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post #1 of 13 (permalink) Old 07-17-2006, 04:47 PM Thread Starter
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Old Boogie question

OK I need some advice with regards to my faithful old Boogie DC-5.

I've had this amp since college which is a LONG time ago and it's never let me down, but never needed revalving, it's only a practice amp as it sounds great at loud bedroom volumes and I've always had bigger amps for gigs.

Truth is I've not had a valve amp long enough to need revalving, I've changed them a lot (but kept the DC-5 as it sounds so good) so I don't know when that is!!!


Anyway, I was playing tonight and I started to get a large jump in volume, like someone adding a boost, no extra gain, just extra mids and volume. Is it my master volume that's got dusty (this amp is 10 years old) or do I need new valves?


Any advice appreciated
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post #2 of 13 (permalink) Old 07-17-2006, 05:21 PM
 
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Re: Old Boogie question

Hiya Jono

I also have a Boogie DC5!
I bought it secondhand about 5 years ago
It still has the original Mesa valves in it.

Recently, more through boredom than needing them, i decided to try some new valves - borrowed from a mate.
And none of them sounded a patch on the original - i dunno! maybe 10 year old originals. So i stuck with the originals!!!
And this thing has done gig after gig

But i did have to change my Master volume pot a few years back!

try switch cleaner first, then look at the valves

Max
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post #3 of 13 (permalink) Old 07-17-2006, 05:54 PM
 
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Re: Old Boogie question

I own an original "76" Boogie MK I..... yep, before there was a factory. She has been around a long time. I have had to replace all the tubes twice in her lifetime and have always gotten the tubes (valves) directly from Mesa Engineering. You need to clean all the pots out with a good contact cleaner like CRC brand, retry it to see if that helps. Then pull each tube (valve) and make sure all of the contacts are clean and making good contact. Make sure none are loose also. If the problem still exists you may have a preamp tube going south. Those were the first things that usually went bad on mine. I always replaced them all so as to have matched sets both in the amp and for spares. Hope this helps.... if not e-mail Mesa Engineering and they can tell you who to take your amp to for a thorough once over. If you replace any power tubes (valves).... you'll need to have her bias re set to match the new tubes which any good amp tech should be able to handle.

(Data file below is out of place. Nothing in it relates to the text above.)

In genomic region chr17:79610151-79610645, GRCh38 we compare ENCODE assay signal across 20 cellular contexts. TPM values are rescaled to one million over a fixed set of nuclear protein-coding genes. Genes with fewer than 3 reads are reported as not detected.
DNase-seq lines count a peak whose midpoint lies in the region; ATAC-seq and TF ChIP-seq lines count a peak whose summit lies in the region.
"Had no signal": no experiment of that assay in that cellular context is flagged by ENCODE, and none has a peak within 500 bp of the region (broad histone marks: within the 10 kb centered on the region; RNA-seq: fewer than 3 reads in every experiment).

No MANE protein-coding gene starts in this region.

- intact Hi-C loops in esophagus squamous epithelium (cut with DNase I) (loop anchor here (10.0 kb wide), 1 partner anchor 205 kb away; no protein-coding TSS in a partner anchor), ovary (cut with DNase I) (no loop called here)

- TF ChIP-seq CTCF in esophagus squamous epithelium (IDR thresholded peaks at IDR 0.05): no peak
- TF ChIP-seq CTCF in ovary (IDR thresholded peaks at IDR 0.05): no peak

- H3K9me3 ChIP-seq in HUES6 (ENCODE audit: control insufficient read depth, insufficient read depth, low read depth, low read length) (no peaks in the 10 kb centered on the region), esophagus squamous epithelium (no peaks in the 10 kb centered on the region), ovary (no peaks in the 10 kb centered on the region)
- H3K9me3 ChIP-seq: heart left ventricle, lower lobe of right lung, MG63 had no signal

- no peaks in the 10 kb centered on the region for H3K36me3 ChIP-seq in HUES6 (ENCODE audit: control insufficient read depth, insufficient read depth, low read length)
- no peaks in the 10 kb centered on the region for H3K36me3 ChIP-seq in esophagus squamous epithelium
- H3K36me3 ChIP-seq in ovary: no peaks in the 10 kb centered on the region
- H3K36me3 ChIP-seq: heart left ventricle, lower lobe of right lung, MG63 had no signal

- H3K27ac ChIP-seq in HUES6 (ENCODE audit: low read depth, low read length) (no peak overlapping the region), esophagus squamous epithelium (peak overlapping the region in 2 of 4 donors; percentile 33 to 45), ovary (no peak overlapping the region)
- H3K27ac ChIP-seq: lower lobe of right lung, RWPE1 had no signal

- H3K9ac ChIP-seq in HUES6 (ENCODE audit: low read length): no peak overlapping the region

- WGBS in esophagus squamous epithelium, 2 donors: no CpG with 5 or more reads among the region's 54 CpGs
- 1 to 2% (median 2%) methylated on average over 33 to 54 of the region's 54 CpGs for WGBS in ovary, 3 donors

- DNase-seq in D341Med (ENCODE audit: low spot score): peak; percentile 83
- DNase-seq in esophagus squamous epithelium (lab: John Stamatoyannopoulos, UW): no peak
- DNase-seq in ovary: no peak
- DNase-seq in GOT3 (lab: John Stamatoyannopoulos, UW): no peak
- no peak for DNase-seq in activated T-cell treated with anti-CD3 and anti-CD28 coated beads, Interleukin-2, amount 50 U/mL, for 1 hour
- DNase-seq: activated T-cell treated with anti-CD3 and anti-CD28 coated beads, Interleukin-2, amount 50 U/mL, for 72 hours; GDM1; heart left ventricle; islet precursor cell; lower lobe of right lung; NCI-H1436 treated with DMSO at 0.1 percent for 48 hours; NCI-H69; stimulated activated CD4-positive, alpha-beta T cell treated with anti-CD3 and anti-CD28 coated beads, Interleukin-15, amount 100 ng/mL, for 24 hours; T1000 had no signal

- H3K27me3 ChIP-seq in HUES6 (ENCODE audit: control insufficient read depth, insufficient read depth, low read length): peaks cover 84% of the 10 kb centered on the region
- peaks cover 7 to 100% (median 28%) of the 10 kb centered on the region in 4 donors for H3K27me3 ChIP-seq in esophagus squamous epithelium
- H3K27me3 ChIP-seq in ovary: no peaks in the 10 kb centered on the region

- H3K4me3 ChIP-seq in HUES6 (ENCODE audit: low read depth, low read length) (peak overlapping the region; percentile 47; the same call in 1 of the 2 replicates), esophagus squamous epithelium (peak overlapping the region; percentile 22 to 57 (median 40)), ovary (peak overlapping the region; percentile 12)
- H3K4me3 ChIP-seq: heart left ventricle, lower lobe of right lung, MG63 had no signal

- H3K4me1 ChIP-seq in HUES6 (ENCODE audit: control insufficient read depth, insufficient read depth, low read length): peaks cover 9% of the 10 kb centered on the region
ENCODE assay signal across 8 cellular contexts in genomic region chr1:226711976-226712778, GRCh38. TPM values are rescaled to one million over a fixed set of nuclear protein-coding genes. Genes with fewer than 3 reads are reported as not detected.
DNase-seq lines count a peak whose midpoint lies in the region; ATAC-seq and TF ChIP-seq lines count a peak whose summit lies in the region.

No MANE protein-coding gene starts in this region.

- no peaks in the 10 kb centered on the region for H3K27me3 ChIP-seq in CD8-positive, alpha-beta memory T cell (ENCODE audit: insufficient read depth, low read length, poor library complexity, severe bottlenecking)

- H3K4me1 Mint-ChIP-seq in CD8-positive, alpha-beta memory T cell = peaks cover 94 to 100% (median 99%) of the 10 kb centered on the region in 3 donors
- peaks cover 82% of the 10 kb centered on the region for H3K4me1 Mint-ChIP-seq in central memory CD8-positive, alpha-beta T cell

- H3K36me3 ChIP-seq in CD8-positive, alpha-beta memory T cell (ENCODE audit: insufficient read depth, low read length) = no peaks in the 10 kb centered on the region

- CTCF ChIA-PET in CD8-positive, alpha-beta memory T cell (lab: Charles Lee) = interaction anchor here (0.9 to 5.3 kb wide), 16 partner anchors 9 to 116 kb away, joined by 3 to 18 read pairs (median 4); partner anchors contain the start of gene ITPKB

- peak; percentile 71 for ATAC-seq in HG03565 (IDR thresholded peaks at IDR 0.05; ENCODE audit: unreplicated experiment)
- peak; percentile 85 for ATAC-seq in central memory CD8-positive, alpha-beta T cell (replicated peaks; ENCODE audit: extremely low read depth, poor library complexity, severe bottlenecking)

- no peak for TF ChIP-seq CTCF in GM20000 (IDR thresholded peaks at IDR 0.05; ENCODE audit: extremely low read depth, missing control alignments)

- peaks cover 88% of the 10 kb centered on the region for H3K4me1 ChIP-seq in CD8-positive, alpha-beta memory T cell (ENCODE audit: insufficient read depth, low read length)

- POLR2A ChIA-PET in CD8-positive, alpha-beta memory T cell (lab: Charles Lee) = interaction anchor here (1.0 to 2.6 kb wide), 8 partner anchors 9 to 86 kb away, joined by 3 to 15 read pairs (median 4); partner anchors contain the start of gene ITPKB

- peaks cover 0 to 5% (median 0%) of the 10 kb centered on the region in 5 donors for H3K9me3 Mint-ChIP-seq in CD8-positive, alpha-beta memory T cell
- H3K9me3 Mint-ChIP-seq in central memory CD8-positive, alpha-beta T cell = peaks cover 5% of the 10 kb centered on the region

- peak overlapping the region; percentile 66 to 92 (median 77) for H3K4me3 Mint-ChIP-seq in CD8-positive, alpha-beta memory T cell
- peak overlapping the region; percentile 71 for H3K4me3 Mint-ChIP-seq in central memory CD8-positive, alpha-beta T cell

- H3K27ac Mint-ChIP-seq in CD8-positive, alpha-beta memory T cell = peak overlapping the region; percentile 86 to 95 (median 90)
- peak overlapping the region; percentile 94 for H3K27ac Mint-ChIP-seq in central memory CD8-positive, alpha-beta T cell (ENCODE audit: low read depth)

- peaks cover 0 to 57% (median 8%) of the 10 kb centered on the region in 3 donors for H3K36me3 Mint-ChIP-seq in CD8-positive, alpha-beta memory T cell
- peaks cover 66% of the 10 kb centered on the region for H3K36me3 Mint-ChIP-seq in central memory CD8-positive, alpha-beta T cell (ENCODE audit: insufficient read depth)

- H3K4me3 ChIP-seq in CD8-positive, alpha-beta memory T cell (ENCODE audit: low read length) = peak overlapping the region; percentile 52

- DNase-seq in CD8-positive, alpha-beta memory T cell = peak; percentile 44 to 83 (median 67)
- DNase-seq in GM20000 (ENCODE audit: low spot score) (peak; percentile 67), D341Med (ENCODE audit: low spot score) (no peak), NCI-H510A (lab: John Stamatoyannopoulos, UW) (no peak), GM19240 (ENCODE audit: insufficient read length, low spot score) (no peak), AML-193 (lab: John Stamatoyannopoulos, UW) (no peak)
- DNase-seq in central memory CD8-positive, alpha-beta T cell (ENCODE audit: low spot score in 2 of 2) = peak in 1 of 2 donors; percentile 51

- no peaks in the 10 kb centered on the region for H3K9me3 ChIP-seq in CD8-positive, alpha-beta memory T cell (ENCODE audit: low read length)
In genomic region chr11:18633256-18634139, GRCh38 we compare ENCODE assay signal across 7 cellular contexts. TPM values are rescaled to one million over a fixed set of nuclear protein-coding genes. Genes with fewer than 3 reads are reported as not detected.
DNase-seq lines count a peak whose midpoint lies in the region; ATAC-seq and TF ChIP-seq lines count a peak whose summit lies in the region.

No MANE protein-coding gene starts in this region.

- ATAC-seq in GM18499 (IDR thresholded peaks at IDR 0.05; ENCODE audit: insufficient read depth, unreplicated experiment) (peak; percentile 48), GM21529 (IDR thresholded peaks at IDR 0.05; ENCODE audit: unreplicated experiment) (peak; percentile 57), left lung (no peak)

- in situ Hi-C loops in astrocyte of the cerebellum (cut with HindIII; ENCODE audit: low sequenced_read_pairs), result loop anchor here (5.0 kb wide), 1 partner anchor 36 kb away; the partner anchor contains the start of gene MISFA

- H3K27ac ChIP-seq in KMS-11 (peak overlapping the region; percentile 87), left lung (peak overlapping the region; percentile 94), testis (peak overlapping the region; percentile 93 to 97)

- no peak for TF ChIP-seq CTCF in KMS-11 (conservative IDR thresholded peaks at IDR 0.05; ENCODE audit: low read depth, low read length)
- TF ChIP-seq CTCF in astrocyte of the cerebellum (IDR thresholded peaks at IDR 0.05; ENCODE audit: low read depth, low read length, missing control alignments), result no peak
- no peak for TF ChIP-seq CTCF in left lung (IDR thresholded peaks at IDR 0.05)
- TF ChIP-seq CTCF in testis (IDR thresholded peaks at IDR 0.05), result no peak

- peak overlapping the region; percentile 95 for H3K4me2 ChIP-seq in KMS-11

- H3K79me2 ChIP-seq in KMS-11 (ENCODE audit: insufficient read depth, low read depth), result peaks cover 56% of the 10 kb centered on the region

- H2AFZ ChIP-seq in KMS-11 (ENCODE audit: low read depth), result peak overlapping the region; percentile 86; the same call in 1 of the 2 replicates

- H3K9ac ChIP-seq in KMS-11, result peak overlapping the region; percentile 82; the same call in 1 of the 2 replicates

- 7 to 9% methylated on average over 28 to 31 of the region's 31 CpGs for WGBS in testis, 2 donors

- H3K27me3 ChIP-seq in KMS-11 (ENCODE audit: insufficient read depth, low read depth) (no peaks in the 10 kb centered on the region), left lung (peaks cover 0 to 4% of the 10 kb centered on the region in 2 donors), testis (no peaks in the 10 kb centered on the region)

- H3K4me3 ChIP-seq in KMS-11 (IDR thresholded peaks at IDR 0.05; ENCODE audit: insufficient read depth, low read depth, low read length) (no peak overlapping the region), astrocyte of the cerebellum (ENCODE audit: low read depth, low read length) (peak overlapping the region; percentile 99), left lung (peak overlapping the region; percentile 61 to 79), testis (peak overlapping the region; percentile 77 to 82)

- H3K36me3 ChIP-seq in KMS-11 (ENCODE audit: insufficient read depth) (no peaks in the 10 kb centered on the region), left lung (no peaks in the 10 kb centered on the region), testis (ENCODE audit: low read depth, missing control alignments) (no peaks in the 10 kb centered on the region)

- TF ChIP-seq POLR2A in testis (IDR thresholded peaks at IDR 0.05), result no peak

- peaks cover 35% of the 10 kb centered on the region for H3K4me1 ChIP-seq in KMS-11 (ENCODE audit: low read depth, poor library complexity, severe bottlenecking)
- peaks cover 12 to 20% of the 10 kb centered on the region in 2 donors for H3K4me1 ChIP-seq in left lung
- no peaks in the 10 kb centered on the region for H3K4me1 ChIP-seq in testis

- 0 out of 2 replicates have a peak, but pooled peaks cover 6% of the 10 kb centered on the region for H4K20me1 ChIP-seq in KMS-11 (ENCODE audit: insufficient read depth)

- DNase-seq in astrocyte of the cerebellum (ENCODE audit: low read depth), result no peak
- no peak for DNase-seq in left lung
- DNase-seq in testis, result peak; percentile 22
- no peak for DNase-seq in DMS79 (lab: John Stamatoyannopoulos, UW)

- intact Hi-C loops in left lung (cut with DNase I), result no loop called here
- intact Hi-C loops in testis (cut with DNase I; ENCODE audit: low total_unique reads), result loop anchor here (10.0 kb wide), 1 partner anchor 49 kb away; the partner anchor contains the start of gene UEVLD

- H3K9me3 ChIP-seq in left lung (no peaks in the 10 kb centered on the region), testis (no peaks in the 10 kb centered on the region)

Last edited by jemplayer55; 07-17-2006 at 06:05 PM.
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post #4 of 13 (permalink) Old 07-17-2006, 06:28 PM
 
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Re: Old Boogie question

Just as a note, when using the contact cleaner (my friend swears by the CRC brand), make sure it gets into the pot, then turn it back and forth for like 30 seconds. Then spray some more for good measure and twist it some more

I was given a Roland Cube amp from the 80s because the volume would drop. I sprayed some of the CRC in and twisted the knob for a while and voila it worked. Has been going strong for 3 years since.

PS: er, also just remembered I had the volume drop out on my Mesa .22 twice. Once it was a flakey cable between my pedals, the other time one of the preamp tubes got a little loose.
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post #5 of 13 (permalink) Old 07-17-2006, 06:31 PM
 
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Re: Old Boogie question

the boogies run at a fixed bias , which for most amps prolongs tube life better then amps that need to be adjusted . Mesa has a coding system for tubes , certain tubes will give more output by running closer to thier ideal current .

mesa amps are a bit different then other amps in that it is ADVISED that if the amp is under heavy use to replace the power tubes around a year and a half and pre-amp tubes 3-4 years . Like i said some mesas run on the same tubes for years and never have problems. Some tubes start to crap out after one or two .

like everyone else said , get you some cleaner and spray the pots down with a little and see if that doesn't help your problem . If not then you may very well have a tube that is going bad , a full re-tube shouldn't cost much more then 60 or 70$ . If that doesn't solve the problem time to take it to your local amp tech for inspection .
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post #6 of 13 (permalink) Old 07-17-2006, 07:09 PM
 
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Re: Old Boogie question

Quote:
the boogies run at a fixed bias , which for most amps prolongs tube life better then amps that need to be adjusted . Mesa has a coding system for tubes , certain tubes will give more output by running closer to thier ideal current .

mesa amps are a bit different then other amps in that it is ADVISED that if the amp is under heavy use to replace the power tubes around a year and a half and pre-amp tubes 3-4 years . Like i said some mesas run on the same tubes for years and never have problems. Some tubes start to crap out after one or two .